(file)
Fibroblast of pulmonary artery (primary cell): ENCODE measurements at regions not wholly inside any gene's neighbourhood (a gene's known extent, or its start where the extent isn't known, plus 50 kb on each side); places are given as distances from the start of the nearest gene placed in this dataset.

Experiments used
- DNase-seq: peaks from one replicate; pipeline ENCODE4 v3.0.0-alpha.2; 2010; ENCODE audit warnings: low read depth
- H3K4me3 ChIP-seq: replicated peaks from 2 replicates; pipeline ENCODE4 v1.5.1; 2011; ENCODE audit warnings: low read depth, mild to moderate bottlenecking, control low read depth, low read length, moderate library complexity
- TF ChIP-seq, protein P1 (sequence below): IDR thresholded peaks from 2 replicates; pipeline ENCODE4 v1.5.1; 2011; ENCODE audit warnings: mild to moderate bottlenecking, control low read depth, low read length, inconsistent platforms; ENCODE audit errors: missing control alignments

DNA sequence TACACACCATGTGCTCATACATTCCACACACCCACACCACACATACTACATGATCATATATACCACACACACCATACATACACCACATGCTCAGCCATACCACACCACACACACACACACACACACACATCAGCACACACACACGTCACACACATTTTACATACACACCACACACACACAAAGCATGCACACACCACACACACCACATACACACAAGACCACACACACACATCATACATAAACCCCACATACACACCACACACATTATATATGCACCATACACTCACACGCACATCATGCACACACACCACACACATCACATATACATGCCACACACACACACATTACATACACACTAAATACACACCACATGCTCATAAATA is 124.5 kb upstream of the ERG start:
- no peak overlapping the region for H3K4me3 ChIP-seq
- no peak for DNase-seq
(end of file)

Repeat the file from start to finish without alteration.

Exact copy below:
Fibroblast of pulmonary artery (primary cell): ENCODE measurements at regions not wholly inside any gene's neighbourhood (a gene's known extent, or its start where the extent isn't known, plus 50 kb on each side); places are given as distances from the start of the nearest gene placed in this dataset.

Experiments used
- DNase-seq: peaks from one replicate; pipeline ENCODE4 v3.0.0-alpha.2; 2010; ENCODE audit warnings: low read depth
- H3K4me3 ChIP-seq: replicated peaks from 2 replicates; pipeline ENCODE4 v1.5.1; 2011; ENCODE audit warnings: low read depth, mild to moderate bottlenecking, control low read depth, low read length, moderate library complexity
- TF ChIP-seq, protein P1 (sequence below): IDR thresholded peaks from 2 replicates; pipeline ENCODE4 v1.5.1; 2011; ENCODE audit warnings: mild to moderate bottlenecking, control low read depth, low read length, inconsistent platforms; ENCODE audit errors: missing control alignments

DNA sequence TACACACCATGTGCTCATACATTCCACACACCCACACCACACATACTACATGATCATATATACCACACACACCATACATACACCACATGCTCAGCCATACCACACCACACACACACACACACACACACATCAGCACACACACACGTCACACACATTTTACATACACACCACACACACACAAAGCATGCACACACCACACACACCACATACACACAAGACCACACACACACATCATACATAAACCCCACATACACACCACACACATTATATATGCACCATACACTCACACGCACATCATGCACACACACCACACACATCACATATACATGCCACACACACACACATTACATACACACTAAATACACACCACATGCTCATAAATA is 124.5 kb upstream of the ERG start:
- no peak overlapping the region for H3K4me3 ChIP-seq
- no peak for DNase-seq